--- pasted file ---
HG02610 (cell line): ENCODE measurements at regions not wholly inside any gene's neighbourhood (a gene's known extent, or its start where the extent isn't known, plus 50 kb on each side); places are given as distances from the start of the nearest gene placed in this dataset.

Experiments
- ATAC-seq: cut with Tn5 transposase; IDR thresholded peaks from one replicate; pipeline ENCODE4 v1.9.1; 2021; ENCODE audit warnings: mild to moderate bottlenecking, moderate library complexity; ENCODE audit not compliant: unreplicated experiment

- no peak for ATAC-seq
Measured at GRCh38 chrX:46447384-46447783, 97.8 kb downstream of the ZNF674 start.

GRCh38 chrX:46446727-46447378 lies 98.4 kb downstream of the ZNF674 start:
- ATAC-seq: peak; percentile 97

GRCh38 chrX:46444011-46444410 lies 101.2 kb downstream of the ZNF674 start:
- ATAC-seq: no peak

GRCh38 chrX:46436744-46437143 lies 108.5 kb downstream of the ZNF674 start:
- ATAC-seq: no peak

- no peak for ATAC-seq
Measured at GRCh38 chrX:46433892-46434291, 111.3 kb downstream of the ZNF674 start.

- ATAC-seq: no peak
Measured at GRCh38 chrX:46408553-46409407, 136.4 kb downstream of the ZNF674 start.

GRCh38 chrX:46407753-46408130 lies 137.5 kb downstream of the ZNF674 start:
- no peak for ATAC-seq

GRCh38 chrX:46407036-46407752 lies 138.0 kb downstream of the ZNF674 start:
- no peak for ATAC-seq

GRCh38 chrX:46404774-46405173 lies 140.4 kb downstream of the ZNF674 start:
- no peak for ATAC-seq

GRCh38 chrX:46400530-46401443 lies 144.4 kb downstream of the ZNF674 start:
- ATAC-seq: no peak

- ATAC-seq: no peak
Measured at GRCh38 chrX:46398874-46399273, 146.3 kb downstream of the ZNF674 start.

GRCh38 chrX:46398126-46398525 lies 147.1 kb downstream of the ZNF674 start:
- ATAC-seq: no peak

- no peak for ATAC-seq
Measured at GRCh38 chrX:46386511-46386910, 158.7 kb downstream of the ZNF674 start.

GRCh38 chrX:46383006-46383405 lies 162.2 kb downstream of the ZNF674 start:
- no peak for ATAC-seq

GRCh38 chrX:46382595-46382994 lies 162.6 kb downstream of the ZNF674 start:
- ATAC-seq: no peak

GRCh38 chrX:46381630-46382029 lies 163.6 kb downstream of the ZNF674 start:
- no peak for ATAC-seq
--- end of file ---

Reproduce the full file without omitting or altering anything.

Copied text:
HG02610 (cell line): ENCODE measurements at regions not wholly inside any gene's neighbourhood (a gene's known extent, or its start where the extent isn't known, plus 50 kb on each side); places are given as distances from the start of the nearest gene placed in this dataset.

Experiments
- ATAC-seq: cut with Tn5 transposase; IDR thresholded peaks from one replicate; pipeline ENCODE4 v1.9.1; 2021; ENCODE audit warnings: mild to moderate bottlenecking, moderate library complexity; ENCODE audit not compliant: unreplicated experiment

- no peak for ATAC-seq
Measured at GRCh38 chrX:46447384-46447783, 97.8 kb downstream of the ZNF674 start.

GRCh38 chrX:46446727-46447378 lies 98.4 kb downstream of the ZNF674 start:
- ATAC-seq: peak; percentile 97

GRCh38 chrX:46444011-46444410 lies 101.2 kb downstream of the ZNF674 start:
- ATAC-seq: no peak

GRCh38 chrX:46436744-46437143 lies 108.5 kb downstream of the ZNF674 start:
- ATAC-seq: no peak

- no peak for ATAC-seq
Measured at GRCh38 chrX:46433892-46434291, 111.3 kb downstream of the ZNF674 start.

- ATAC-seq: no peak
Measured at GRCh38 chrX:46408553-46409407, 136.4 kb downstream of the ZNF674 start.

GRCh38 chrX:46407753-46408130 lies 137.5 kb downstream of the ZNF674 start:
- no peak for ATAC-seq

GRCh38 chrX:46407036-46407752 lies 138.0 kb downstream of the ZNF674 start:
- no peak for ATAC-seq

GRCh38 chrX:46404774-46405173 lies 140.4 kb downstream of the ZNF674 start:
- no peak for ATAC-seq

GRCh38 chrX:46400530-46401443 lies 144.4 kb downstream of the ZNF674 start:
- ATAC-seq: no peak

- ATAC-seq: no peak
Measured at GRCh38 chrX:46398874-46399273, 146.3 kb downstream of the ZNF674 start.

GRCh38 chrX:46398126-46398525 lies 147.1 kb downstream of the ZNF674 start:
- ATAC-seq: no peak

- no peak for ATAC-seq
Measured at GRCh38 chrX:46386511-46386910, 158.7 kb downstream of the ZNF674 start.

GRCh38 chrX:46383006-46383405 lies 162.2 kb downstream of the ZNF674 start:
- no peak for ATAC-seq

GRCh38 chrX:46382595-46382994 lies 162.6 kb downstream of the ZNF674 start:
- ATAC-seq: no peak

GRCh38 chrX:46381630-46382029 lies 163.6 kb downstream of the ZNF674 start:
- no peak for ATAC-seq